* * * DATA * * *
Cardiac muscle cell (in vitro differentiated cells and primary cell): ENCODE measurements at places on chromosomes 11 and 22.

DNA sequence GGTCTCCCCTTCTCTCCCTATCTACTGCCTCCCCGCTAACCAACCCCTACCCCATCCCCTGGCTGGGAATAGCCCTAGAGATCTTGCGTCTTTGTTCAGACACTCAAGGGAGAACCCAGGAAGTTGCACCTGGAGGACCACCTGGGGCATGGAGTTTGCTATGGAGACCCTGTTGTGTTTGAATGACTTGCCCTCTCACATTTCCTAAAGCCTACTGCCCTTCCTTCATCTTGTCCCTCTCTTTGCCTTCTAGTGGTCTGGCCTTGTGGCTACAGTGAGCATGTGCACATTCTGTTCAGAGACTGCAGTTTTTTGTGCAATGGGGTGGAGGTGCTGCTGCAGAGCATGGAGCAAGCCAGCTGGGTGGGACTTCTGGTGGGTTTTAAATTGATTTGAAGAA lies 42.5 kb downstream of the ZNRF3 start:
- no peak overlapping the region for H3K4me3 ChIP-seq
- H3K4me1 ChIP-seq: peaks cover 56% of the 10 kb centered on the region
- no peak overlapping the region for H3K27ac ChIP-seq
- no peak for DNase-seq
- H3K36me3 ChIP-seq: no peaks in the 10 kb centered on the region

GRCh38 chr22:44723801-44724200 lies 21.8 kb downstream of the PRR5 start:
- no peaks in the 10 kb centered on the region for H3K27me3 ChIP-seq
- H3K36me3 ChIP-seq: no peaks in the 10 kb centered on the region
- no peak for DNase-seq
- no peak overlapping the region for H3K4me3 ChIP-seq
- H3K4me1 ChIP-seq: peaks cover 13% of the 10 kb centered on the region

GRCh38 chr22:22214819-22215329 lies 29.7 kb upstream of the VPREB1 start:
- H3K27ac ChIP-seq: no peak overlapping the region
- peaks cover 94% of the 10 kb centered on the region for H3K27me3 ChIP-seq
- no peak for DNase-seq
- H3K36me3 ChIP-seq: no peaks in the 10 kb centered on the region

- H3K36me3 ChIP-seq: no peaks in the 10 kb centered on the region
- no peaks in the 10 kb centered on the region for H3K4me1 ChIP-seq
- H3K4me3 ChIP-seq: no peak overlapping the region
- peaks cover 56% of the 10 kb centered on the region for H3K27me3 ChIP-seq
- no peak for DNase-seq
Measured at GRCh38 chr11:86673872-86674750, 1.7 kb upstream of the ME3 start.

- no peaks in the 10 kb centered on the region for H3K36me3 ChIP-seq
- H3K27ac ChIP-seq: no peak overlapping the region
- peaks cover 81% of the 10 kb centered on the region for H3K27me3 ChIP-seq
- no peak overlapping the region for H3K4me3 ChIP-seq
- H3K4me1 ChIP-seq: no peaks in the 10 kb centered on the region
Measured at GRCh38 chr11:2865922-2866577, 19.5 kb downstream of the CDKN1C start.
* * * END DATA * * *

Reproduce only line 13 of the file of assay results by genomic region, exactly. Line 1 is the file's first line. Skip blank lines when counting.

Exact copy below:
- H3K4me1 ChIP-seq: peaks cover 13% of the 10 kb centered on the region